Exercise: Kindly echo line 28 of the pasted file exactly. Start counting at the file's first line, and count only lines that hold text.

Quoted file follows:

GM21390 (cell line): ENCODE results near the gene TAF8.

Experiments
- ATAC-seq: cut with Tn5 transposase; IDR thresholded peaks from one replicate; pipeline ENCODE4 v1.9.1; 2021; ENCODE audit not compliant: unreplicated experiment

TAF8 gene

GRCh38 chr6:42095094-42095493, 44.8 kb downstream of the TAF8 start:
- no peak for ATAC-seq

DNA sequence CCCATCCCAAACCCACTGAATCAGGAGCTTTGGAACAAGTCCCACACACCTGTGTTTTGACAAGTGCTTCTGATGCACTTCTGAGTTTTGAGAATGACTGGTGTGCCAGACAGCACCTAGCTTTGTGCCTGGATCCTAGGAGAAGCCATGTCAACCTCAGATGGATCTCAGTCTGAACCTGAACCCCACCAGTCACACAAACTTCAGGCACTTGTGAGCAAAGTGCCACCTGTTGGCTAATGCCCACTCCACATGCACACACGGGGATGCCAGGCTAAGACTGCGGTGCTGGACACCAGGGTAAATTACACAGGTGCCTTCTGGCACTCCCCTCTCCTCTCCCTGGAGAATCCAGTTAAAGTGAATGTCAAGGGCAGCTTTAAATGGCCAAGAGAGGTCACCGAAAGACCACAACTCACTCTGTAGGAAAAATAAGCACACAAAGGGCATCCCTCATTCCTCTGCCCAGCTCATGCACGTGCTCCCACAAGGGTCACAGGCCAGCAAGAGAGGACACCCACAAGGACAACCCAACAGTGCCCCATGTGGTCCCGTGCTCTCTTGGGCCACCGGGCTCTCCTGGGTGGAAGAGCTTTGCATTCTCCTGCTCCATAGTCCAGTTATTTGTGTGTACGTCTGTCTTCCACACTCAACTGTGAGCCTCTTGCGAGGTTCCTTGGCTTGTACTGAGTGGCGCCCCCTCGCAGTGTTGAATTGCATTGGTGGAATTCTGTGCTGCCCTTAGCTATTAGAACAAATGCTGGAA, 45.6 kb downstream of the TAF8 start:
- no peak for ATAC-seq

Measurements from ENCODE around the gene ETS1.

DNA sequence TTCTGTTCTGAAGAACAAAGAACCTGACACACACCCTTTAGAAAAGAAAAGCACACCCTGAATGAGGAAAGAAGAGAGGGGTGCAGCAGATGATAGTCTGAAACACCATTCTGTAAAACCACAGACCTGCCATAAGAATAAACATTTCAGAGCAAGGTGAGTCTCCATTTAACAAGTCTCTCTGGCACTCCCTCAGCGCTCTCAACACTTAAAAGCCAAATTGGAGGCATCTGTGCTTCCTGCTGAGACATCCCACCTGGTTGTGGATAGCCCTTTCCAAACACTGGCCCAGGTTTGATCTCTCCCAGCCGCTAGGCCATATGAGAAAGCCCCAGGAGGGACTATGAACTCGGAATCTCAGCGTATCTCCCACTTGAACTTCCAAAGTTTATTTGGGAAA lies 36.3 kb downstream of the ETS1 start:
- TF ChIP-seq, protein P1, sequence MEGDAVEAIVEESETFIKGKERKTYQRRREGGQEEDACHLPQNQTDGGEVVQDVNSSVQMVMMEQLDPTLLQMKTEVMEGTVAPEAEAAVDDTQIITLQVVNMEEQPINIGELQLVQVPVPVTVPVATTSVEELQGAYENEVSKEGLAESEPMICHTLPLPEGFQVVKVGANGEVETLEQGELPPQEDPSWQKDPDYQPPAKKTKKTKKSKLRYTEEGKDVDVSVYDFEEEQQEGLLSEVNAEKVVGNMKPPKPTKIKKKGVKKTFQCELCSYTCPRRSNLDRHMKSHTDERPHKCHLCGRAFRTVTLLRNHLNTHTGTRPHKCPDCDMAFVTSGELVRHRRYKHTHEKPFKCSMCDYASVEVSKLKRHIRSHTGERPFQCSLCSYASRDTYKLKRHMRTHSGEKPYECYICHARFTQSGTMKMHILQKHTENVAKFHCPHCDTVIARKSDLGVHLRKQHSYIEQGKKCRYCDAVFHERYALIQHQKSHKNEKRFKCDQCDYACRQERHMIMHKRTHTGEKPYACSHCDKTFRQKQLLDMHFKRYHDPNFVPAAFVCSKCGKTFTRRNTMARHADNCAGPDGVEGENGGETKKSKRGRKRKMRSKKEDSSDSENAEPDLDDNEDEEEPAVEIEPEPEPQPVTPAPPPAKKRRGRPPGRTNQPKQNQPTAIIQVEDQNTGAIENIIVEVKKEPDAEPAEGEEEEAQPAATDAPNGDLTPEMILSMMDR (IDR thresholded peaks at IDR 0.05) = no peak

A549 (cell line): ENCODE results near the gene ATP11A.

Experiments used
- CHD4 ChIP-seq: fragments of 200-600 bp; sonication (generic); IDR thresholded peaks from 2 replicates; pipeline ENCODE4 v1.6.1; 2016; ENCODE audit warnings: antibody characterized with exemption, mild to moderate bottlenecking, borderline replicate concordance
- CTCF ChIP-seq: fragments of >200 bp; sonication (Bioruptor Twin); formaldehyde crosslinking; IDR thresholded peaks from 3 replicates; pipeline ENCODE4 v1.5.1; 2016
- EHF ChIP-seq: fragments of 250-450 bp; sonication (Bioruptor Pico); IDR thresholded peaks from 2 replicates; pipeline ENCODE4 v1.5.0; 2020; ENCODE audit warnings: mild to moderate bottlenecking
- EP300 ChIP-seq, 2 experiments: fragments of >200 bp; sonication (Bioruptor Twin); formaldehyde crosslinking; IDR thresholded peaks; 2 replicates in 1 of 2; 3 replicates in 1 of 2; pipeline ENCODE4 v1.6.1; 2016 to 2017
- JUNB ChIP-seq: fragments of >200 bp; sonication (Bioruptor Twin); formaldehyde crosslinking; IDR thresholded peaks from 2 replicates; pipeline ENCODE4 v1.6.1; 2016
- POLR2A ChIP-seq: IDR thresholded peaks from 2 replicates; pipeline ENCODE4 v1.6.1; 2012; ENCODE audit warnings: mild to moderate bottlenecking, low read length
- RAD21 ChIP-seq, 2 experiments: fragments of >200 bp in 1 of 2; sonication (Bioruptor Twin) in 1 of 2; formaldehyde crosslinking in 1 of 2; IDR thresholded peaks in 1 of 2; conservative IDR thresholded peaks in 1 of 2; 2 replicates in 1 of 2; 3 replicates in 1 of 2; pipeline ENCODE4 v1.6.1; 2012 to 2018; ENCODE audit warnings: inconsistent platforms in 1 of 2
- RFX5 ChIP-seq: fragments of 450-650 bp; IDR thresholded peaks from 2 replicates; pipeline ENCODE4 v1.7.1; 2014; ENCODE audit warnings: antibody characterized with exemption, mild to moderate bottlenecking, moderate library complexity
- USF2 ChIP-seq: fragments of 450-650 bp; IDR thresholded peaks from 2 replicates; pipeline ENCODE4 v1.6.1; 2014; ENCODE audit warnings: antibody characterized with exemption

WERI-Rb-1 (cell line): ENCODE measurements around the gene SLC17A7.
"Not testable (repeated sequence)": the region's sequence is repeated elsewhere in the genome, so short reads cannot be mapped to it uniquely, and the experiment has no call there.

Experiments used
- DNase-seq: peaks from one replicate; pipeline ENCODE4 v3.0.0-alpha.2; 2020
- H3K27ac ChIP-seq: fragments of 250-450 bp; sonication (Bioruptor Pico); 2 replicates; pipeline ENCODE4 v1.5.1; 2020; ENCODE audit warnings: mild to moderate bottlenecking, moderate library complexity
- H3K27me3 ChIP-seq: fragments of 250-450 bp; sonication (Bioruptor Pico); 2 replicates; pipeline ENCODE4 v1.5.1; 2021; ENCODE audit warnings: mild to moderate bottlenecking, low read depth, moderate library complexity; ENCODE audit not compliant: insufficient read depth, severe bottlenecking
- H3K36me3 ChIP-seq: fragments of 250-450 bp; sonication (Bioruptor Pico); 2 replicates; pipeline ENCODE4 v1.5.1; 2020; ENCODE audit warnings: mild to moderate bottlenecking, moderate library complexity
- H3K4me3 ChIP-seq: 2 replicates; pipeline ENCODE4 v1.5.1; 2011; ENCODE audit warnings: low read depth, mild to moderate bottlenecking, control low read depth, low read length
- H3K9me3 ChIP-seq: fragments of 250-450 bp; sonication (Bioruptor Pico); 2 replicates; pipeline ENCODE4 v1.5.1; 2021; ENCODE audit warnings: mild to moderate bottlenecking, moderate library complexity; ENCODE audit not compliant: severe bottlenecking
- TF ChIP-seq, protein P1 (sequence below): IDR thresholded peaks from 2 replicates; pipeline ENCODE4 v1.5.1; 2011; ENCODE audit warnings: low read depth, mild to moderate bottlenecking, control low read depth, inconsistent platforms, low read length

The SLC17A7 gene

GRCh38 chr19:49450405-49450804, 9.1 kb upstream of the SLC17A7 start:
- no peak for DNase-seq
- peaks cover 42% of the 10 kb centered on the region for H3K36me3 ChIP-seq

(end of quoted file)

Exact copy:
- H3K27me3 ChIP-seq: fragments of 250-450 bp; sonication (Bioruptor Pico); 2 replicates; pipeline ENCODE4 v1.5.1; 2021; ENCODE audit warnings: mild to moderate bottlenecking, low read depth, moderate library complexity; ENCODE audit not compliant: insufficient read depth, severe bottlenecking